To further explore mechanisms involved in stress-induced transregulation of EGFR, we tested the effect of UV irradiation, a process entailing receptor trafficking (Rosette and Karin, 1996; Oksvold et al, 2002). Similar to the response of EGFR to inflammatory cytokines, UV irradiation induced rapid, but persistent, internalization of EGFR, as revealed by using the cleavable biotin internalization assay (Figure 2A). The persistent nature of UV-induced effects was reflected also in a receptor downregulation assay using 125I-EGF (Figure 2B). Interestingly, the extent and kinetics of UV-induced downregulation were comparable to those induced by EGF and higher than the corresponding transient effects of TNF-α (Figure 1C). Using immunofluorescence staining of EGFR, we obtained additional evidence in support of UV-induced receptor internalization (Figure 2C), in line with previous reports (Rosette and Karin, 1996; Oksvold et al, 2002). Notably, the punctuate pattern of staining of EGFR following UV irradiation was similar to the pattern seen after stimulation with either EGF or TNF-α (Figure 1E).
Figure 2. UV induces rapid internalization and covalent modification of EGFR. (A) Following surface biotinylation, HeLa cells were UV irradiated and let to recover at 37°C for the indicated time intervals. EGFR internalization was tested as in Figure 1A. Bars represent standard deviations of three repeats. (B) HeLa cells were UV irradiated, or treated with EGF (100 ng/ml), for the indicated time intervals. Downregulation of EGFR was determined as described in the legend to Figure 1C. (C) HeLa cells were left untreated, UV irradiated (and recovered for 20 min), or treated with EGF (10 ng/ml; 5 min) and EGFR visualized by using immunofluorescence. Bars, 10 μm. (D) HeLa cells were UV irradiated, or treated with EGF (10 ng/ml), for the indicated time intervals. EGFR expression level was then determined using immunoblotting of total cell lysates (TCL). (E) HeLa cells were UV irradiated (followed by 20 min recovery), or treated with TNF-α (100 ng/ml; 30 min), IL-1 (10 ng/ml; 30 min) or EGF (10 ng/ml; 5 min). EGFR was analyzed with the indicated antibodies. (F) Following surface biotinylation, HeLa cells were UV irradiated (100 J/m2) and let to recover at 37°C for the indicated time intervals. Subsequently, surface-accessible biotin was cleaved, and cells were lysed. Biotinylated proteins were pulled-down using NeutrAvidin beads, resolved by electrophoresis, and blotted with the indicated antibodies. Max, maximal surface labeling measured in the absence of a biotin cleavage step.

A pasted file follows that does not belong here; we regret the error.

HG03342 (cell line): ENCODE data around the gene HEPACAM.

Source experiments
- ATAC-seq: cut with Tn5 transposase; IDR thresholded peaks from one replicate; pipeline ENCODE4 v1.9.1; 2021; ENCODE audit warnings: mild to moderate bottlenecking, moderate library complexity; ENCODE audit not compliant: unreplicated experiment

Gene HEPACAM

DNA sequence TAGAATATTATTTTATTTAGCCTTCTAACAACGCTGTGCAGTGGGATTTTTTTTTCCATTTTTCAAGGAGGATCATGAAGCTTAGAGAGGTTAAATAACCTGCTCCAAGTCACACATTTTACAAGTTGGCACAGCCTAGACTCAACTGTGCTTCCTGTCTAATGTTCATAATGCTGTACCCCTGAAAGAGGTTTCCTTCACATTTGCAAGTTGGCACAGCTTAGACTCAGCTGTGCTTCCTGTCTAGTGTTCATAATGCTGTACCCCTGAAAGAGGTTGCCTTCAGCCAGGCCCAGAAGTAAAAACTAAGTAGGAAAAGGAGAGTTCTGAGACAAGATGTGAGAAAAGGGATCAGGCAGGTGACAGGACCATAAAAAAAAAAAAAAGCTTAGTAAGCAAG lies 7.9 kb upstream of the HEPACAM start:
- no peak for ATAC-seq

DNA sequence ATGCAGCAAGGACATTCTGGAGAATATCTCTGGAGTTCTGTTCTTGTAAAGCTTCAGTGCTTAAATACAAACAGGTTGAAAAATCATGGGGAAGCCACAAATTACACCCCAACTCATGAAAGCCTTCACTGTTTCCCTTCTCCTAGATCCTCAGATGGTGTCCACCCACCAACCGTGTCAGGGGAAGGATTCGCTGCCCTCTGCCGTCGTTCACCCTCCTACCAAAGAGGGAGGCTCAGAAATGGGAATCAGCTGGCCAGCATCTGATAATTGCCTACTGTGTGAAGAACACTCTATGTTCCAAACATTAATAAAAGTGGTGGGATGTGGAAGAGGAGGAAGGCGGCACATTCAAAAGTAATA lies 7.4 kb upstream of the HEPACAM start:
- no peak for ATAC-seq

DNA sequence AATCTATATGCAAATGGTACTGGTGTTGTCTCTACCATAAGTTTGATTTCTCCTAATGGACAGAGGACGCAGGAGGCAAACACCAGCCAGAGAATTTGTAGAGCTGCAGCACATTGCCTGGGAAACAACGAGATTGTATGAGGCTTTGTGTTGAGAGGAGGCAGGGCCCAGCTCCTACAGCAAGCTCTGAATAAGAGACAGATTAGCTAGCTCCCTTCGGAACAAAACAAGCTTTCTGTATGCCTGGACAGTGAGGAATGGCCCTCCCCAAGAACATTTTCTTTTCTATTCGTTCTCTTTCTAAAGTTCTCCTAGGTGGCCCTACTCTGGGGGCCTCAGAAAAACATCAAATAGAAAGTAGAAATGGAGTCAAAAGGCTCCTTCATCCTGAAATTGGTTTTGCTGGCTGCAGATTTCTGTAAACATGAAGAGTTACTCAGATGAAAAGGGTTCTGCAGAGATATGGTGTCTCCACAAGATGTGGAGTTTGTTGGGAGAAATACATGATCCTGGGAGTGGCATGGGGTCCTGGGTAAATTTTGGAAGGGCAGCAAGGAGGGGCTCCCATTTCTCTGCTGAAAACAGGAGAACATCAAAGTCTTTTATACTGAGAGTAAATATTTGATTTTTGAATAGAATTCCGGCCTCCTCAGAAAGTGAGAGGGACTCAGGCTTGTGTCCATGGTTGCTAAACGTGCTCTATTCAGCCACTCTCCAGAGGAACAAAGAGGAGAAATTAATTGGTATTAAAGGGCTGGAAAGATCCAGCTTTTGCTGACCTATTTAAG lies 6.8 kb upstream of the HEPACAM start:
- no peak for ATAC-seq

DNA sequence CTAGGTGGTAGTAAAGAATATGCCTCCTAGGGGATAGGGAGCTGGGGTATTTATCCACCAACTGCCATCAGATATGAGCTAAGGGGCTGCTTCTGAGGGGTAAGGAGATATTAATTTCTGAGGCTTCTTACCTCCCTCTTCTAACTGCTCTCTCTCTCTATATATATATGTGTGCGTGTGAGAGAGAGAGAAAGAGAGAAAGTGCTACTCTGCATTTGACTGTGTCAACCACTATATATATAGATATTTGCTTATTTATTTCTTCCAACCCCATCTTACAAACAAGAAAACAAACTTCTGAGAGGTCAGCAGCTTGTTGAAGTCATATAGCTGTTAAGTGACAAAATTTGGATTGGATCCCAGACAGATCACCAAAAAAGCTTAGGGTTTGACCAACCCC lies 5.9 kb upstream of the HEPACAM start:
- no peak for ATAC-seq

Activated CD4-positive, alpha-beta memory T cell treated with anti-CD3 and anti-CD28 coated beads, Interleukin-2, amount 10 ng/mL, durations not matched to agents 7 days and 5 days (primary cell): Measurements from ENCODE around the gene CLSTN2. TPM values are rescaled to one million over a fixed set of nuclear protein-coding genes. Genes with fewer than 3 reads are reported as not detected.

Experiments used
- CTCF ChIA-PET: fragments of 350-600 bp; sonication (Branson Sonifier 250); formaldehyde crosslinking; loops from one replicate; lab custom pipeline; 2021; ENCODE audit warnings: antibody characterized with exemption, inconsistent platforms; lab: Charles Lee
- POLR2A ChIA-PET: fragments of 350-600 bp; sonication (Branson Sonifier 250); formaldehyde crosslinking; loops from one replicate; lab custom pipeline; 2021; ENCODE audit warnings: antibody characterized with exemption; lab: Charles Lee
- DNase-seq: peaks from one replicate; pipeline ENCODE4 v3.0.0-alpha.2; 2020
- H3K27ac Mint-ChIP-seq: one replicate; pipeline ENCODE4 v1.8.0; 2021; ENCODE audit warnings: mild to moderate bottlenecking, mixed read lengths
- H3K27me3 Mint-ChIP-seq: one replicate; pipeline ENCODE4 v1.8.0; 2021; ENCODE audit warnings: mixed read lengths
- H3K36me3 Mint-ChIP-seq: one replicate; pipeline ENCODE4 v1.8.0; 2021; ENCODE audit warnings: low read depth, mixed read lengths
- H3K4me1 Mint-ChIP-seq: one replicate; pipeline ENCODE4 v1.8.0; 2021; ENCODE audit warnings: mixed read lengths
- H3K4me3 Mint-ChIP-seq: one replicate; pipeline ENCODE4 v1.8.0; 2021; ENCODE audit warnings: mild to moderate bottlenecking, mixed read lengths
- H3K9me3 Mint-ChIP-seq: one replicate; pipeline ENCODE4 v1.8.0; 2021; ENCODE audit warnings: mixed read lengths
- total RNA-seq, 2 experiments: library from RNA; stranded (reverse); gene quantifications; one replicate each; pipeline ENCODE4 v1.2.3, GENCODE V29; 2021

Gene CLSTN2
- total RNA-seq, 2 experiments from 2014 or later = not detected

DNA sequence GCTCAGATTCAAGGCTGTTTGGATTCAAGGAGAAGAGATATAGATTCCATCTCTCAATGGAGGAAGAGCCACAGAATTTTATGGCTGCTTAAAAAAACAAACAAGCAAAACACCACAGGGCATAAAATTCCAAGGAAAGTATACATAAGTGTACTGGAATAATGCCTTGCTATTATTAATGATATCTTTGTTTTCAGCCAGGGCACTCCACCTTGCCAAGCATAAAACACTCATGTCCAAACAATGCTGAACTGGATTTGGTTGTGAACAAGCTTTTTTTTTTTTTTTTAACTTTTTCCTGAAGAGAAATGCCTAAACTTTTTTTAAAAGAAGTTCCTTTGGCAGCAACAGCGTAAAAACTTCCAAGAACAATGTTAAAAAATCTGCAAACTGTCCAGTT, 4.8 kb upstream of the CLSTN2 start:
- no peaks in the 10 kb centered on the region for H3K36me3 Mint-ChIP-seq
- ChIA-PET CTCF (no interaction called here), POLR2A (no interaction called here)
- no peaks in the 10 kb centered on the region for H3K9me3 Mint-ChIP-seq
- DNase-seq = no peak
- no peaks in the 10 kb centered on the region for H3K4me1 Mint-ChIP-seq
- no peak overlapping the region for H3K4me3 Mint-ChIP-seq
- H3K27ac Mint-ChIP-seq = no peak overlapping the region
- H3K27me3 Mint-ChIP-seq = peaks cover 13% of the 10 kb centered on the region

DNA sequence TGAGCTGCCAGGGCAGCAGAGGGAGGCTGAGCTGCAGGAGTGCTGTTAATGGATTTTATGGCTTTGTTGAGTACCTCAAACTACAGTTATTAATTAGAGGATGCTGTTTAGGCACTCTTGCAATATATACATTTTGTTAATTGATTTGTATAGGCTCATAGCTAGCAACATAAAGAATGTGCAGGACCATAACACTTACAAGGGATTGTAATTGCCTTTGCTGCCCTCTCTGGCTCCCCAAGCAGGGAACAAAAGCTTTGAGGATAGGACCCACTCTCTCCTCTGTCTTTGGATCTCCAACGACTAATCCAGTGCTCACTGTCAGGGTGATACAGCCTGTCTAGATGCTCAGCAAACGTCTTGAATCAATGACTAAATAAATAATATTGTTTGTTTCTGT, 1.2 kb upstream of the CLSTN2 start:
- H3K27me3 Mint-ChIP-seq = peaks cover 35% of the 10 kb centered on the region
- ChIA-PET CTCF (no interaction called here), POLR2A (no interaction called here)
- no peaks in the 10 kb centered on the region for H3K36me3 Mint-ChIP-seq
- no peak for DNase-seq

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Immunoblotting analysis for EGFR confirmed rapid, EGF-induced receptor degradation, but no similar disappearance of EGFR was noted following UV irradiation (Figure 2D; Oksvold et al, 2002). As expected, neither UV irradiation nor treatment with IL-1 or with TNF-α induced receptor ubiquitinylation (Figure 2E). Interestingly, although UV irradiation caused robust internalization of EGFR and weaker endocytosis of the homologous protein HER2/ErbB-2, c-Met and the insulin-receptor, were not affected by UV (Figure 2F). In conclusion, UV irradiation specifically enhances internalization of EGFR, but unlike EGF-induced endocytosis, this stress-induced pathway entails no ubiquitinylation and leads to intracellular arrest.
EGFR internalization under stress conditions involves receptor phosphorylation
The results presented in Figure 2E clearly show that both cytokine- and UV-induced stress associate with retarded electrophoretic mobility of EGFR molecules. Previous analysis of UV-treated EGFR detected a similar effect, which was attributed to conformational, rather than covalent alterations (Oksvold et al, 2002, 2004). It is notable that several previous reports documented UV-induced phopshorylation of EGFR on tyrosine residues, presumably due to an autocrine loop induced upon irradiation of certain cell lines (Fischer et al, 2004). The results shown in Figure 3A excluded the possibility that the retarded gel mobility of EGFR of HeLa cells is due to tyrosine phosphorylation, but they left open phosphorylation of other residues. To explore the underlying mechanism and avoid the transient nature of cytokine-induced transmodulation, we followed the kinetics of UV-induced mobility shift. This analysis detected a time-dependent progressive up-shift, which initiated at 5 min after termination of irradiation and persisted for several hours (Figure 3B). Likewise, we found that UV irradiation at 10 J/m2 or higher doses induced a detectable mobility shift, but lower doses were ineffective (Supplementary Figure 1). The delayed kinetics of the shift suggested a preceding cascade of cellular events ignited by external stress. Therefore, we revisited possible phosphorylation of EGFR. To this end, we treated immunoprecipitated EGFR molecules with alkaline phosphatase, an enzyme that removes phosphoryl moieties. Figure 3C indicates that UV-induced EGFR modification is due, perhaps solely, to receptor phosphorylation, because its appearance was completely abolished upon treatment with an alkaline phosphatase. Taken together, the delayed and progressive appearance of the gel mobility shift, along with the effect of dephosphorylation, implies that EGFR is multiply phosphorylated on serine and/or threonine residues upon exposure to stress.